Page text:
For any visitor to Brooklyn in the past 30 years, the future of the area surrounding the confluence of the major streets of Flatbush and Atlantic Avenues has loomed like an unanswered question. There, in what could be considered the fourth-largest city in the United States, the Long Island Railroad disgorges in a complex where 11 different subway lines converge, all adjacent to the formidable barrier of the Vanderbilt rail yards. At the heart of what should be vibrant and urbane, punctuated by the optimism of the 1927 Williamsburgh Savings Bank tower, lies a kind of crummy blankness.
Enter the developer. Forest City Ratner Corporation, led by Bruce Ratner, proposed moving his NBA New Jersey Nets basketball franchise into a new arena in the borough, bringing big-time professional sports to a place still grieving the loss of the Dodgers in 1957. Moreover, the city’s strong need for housing, together with a resurgence in interest in Brooklyn (spurred in part by Ratner’s own investments in the borough), led Forest City to a strategic plan that has emerged as the impending Atlantic Yards development project. So far, so good.
Soon residents of surrounding property and their sympathizers began to protest the disruption to the urban fabric that the 22-acre master plan proposed. They decried the loss of low-scale housing in the Prospect Heights neighborhood (a gentrifying area), the use of eminent domain by a civic authority to block viable streets, and the variation in scale presented in the proposed project.
Their arguments took aim at an ambitious program. As currently conceived, Atlantic Yards will consist of the Nets arena, 6,430 units of housing that blends market-rate condominiums with affordable housing at a variety of income levels, office space, retail, a possible hotel, over 8 acres of open space, and significant infrastructure. When the community’s arguments to block the development failed to move the state’s Public Authorities Control Board responsible for review, arguments moved to the courts.
The developer’s bona fide desire to bring prestige and credibility to his project resulted in hiring the world’s most prominent architect. Who could argue with his choice for qualified design? Ratner, who burnished his reputation by hiring Renzo Piano together with FXFowle for the New York Times headquarters, employed Frank Gehry, whose name carries instant recognition with educated audiences. The professional team included Laurie Olin, renowned landscape architect responsible for the ground plane in such New York icons as Bryant Park and Battery Park City.
Leaving aside the formidable issues raised by the locals, the questions facing the Atlantic Yards development become classic architectural ones: scale and vision. Gehry’s plan for Atlantic Yards, while admirably blending mixed-use principles and awareness of varying scales, nevertheless imposes a single consciousness on the urban fabric, and the viewpoint is his own. After a century in which heroic, singular visions articulated by Le Corbusier and others have resulted in violent repercussions, including Jane Jacobs’s own, well-accepted urban principles, we question whether one person should be allowed to imprint the city fabric so pervasively, particularly in this most diverse of boroughs.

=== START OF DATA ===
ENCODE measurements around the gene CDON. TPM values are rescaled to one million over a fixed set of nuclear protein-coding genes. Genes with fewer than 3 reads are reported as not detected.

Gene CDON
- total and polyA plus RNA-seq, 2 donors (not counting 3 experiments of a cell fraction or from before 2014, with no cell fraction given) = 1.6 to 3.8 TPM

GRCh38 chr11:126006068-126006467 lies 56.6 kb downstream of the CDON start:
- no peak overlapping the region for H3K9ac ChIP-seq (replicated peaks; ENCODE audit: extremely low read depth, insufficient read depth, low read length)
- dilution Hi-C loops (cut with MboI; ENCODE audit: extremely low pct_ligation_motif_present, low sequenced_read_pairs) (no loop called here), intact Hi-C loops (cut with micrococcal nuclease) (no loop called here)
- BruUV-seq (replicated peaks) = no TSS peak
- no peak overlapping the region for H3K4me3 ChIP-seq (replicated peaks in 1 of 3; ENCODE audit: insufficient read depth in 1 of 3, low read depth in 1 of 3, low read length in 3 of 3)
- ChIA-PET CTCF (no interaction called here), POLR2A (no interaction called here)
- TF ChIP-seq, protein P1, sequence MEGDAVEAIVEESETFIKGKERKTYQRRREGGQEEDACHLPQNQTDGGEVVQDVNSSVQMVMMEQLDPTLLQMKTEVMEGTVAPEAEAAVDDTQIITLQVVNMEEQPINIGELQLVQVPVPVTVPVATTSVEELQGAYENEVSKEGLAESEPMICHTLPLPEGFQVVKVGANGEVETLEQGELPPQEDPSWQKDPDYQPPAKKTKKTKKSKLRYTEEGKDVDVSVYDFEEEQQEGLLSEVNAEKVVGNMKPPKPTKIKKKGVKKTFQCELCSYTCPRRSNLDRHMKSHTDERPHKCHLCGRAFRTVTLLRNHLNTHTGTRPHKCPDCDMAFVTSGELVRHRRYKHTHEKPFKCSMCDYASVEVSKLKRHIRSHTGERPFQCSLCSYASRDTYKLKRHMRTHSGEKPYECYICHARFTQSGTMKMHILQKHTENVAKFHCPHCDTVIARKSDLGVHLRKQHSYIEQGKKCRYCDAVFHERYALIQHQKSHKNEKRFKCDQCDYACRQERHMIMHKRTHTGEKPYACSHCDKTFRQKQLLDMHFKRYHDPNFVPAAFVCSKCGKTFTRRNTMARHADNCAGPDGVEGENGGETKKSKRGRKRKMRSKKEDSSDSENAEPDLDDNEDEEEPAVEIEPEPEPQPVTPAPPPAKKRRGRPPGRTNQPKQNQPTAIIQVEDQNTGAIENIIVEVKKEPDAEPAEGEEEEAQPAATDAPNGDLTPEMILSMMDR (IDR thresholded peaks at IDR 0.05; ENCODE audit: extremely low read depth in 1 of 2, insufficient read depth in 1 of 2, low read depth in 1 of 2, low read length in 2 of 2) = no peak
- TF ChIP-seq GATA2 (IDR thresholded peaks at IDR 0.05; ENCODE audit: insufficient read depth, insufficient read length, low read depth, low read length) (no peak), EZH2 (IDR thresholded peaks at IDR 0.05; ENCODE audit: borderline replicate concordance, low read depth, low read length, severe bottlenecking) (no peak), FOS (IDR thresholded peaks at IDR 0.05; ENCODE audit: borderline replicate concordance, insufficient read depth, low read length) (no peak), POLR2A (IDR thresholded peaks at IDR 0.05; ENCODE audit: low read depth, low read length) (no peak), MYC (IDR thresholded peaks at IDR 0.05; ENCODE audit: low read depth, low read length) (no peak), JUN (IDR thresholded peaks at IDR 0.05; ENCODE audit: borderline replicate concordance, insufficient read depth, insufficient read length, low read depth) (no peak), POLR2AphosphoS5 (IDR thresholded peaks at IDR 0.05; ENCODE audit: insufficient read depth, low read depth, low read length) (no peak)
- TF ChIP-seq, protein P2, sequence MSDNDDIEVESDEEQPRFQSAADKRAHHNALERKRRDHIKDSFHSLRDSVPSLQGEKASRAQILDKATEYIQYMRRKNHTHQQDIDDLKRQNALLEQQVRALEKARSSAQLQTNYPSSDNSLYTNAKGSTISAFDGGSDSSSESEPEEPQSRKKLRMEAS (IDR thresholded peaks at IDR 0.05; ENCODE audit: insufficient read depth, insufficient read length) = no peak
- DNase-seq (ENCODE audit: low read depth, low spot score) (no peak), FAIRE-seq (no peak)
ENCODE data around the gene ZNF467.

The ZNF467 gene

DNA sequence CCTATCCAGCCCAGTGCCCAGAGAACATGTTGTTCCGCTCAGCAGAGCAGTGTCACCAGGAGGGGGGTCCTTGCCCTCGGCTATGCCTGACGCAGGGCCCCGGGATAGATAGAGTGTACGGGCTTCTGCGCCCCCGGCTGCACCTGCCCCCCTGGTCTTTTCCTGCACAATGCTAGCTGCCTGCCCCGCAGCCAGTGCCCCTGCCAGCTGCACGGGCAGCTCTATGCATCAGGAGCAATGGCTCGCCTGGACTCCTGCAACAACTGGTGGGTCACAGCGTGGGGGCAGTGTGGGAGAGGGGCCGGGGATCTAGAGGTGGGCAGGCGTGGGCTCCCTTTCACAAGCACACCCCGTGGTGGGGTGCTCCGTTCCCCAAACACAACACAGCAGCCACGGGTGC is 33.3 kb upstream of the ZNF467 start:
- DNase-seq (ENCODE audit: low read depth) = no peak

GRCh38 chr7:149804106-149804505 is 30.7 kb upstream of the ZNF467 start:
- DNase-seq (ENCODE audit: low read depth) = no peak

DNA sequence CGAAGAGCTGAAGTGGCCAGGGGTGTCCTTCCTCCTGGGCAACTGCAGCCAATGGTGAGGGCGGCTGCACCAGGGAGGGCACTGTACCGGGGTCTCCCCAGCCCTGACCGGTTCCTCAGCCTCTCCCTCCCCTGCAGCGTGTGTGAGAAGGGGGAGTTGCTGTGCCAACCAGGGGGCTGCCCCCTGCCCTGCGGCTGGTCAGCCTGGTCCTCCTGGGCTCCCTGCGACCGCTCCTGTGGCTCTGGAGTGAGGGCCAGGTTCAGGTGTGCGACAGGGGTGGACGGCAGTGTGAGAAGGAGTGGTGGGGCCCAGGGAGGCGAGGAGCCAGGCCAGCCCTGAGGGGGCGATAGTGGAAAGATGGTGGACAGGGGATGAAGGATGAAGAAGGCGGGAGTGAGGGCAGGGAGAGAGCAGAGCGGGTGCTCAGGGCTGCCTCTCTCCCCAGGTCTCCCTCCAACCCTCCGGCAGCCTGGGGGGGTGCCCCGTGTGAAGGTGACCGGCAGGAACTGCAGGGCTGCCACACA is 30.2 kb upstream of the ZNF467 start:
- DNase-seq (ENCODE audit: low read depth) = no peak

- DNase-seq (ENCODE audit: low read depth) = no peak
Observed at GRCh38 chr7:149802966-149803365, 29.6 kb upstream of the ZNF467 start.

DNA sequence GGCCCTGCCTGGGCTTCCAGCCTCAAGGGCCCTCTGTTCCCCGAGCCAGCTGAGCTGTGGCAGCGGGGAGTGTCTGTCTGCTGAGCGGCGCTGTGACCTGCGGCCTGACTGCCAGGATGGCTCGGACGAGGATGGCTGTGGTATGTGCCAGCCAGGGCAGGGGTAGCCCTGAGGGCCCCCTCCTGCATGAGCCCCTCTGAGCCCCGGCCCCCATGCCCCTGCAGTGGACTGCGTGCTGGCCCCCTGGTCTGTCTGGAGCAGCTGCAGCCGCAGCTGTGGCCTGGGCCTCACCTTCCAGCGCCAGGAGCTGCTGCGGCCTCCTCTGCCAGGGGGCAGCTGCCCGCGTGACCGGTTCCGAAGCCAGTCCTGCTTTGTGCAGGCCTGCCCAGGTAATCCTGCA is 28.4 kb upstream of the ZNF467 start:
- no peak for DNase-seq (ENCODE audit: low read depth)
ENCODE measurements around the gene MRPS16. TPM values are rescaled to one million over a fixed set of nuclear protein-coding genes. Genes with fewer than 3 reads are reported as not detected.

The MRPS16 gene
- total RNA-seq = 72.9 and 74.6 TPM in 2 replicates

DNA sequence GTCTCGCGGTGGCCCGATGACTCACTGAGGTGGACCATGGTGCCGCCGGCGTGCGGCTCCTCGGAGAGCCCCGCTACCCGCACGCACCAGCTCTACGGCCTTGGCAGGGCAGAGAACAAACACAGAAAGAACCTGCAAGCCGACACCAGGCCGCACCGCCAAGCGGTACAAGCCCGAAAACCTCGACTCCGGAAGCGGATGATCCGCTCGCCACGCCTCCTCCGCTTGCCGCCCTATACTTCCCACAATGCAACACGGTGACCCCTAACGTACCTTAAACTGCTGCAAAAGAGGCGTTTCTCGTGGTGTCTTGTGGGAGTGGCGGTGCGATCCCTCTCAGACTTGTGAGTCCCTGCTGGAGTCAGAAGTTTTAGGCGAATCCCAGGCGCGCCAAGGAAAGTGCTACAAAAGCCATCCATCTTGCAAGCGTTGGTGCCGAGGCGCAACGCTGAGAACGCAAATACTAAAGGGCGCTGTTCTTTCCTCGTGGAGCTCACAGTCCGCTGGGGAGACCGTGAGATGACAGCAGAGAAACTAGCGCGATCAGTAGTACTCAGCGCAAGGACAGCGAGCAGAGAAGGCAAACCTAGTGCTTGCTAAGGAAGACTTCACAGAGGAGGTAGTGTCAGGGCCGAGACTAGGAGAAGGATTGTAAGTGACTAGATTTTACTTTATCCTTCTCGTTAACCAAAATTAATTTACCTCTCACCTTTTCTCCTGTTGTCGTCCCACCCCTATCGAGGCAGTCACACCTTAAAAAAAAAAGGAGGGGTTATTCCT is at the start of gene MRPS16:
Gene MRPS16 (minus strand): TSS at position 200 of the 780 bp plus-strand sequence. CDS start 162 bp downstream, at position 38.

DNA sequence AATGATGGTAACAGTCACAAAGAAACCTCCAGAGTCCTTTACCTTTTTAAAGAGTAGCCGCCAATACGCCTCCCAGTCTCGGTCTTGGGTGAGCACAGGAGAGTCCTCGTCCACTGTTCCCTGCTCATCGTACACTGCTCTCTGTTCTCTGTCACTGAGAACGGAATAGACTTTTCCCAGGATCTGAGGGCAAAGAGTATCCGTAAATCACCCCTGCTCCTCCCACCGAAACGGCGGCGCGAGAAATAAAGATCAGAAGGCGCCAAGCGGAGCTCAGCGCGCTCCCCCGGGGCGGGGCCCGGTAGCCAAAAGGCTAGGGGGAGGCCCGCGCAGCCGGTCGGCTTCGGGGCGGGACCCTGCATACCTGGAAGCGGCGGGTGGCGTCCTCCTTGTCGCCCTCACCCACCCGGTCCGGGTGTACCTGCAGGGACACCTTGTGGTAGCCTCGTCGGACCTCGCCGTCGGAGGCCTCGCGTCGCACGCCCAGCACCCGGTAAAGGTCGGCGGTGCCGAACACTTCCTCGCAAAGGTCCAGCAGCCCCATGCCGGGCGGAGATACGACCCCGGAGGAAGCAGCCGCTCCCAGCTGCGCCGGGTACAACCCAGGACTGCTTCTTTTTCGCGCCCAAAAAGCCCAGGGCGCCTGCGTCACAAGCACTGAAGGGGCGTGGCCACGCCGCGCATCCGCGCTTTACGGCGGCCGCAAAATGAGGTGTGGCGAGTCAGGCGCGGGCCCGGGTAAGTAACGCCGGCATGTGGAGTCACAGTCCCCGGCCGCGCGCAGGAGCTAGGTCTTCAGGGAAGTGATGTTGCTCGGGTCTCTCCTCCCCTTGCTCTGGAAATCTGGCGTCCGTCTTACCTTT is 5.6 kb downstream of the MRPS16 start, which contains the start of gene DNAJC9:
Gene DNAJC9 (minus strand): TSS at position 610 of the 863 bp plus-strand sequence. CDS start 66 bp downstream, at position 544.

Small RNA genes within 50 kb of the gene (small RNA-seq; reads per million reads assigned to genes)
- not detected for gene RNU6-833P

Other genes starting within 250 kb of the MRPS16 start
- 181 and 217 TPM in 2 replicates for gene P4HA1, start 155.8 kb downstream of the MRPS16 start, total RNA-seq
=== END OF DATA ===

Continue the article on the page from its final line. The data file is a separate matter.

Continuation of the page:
As currently articulated, Gehry’s plan includes 15 clusters of structures as broad-ranging as “Miss Brooklyn,” the roughly 500-foot tower anchoring the project on the skyline; the long-awaited Nets arena; and over 6 million square feet of residential towers fronting open space. Illustrations available to the public reveal Gehry’s characteristic expressionism, in which sculptural towers line Atlantic Avenue above Olin’s parkland. To detractors, it looks like Gehry-land come to town.
Atlantic Yards places the architect at the heart of the borough in the city he has been anxious to build in for a decade (remember Manhattan’s pre-9/11 downtown Guggenheim?). Few deny the architect’s skill in other large-scale urban projects, such as Los Angeles’s Walt Disney Concert Hall (2003); and certain individual buildings or clusters, such as MIT’s Stata Center (2004), represent an evident interest in urban planning (now also being played out on Grand Avenue in Los Angeles). However, Atlantic Yards extends this identifiable, particular sensibility in a way we have not seen, at a scale we have not encountered before outside of signature projects such as Rockefeller Center, the 1929 mixed-use development which also filled 22 acres; or Stuyvesant Town, whose 8,757 units recall Le Corbusier’s Ville Contemporaine of 1922. Atlantic Yards becomes a kind of experiment that others will have to live in.
As the drama surrounding Atlantic Yards unfolds, the developer will be well advised to tread the fine line between heroic urban planning and monochromatic urban imposition with care. Atlantic Yards will be a richer place by including other respected architects to design individual components of the site, allowing Gehry to focus on projects that will most evidently benefit from his particular skills, such as the Nets arena, or the high-rise structure. He need not design the entirety.
New York needs density, and more housing, but not at the expense of alienating urban advocates who decry closed streets, inadequate affordable-housing options, or imperiled existing residences. Their voices must be taken into consideration. Ultimately, Atlantic Yards will comprise its own city within the city. As Gehry himself has proposed, his large commission can be improved by employing other voices to build on the plans he has laid out to date, adding other sensibilities to the architect’s own, layering the new community now in formation with multiple points of view, and enriching the borough and the whole city as a result.
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